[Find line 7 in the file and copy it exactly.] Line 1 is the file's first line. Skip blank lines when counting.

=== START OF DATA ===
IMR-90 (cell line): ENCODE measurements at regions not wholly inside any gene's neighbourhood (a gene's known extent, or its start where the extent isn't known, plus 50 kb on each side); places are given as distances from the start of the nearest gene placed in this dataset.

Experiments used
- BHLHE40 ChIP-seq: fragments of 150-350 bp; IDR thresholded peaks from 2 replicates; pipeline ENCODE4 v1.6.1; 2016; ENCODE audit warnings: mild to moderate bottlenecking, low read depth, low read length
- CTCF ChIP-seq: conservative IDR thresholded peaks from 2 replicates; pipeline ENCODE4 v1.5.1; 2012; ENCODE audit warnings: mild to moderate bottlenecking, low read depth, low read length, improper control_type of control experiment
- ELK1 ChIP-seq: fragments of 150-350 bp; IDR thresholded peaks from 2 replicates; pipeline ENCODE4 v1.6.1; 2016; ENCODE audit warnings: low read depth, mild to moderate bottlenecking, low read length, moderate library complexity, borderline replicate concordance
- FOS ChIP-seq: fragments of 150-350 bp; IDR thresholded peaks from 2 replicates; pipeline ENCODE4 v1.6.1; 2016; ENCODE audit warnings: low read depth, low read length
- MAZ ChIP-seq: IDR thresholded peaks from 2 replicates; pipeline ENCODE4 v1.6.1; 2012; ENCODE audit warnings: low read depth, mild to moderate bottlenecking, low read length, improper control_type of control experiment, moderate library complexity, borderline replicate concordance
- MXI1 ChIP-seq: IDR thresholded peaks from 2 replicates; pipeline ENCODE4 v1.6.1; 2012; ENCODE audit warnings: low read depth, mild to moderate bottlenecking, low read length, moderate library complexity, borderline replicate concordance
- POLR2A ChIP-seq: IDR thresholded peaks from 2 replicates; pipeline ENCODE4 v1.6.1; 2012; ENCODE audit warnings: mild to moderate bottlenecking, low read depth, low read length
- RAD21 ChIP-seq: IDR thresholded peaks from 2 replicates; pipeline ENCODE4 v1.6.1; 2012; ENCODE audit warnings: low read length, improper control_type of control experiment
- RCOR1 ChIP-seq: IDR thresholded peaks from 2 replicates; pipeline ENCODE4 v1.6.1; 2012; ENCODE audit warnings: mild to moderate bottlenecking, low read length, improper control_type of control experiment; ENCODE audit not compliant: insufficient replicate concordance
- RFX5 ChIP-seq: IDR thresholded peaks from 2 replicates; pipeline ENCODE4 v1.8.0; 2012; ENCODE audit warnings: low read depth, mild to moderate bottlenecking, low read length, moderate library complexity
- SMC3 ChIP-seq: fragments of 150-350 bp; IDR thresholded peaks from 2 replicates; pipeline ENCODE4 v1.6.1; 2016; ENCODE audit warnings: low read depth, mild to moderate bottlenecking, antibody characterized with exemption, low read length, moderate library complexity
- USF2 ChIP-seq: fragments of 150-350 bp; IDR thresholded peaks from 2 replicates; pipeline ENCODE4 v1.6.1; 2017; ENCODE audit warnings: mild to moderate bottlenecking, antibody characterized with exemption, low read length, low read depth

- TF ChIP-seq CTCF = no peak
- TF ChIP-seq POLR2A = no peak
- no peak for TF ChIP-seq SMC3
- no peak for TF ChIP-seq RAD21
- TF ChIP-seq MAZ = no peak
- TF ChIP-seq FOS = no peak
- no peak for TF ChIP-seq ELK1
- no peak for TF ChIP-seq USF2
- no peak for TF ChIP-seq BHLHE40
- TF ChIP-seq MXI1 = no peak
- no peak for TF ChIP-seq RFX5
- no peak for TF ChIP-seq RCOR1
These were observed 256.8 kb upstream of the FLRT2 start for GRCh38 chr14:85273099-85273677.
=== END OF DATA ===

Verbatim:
- MAZ ChIP-seq: IDR thresholded peaks from 2 replicates; pipeline ENCODE4 v1.6.1; 2012; ENCODE audit warnings: low read depth, mild to moderate bottlenecking, low read length, improper control_type of control experiment, moderate library complexity, borderline replicate concordance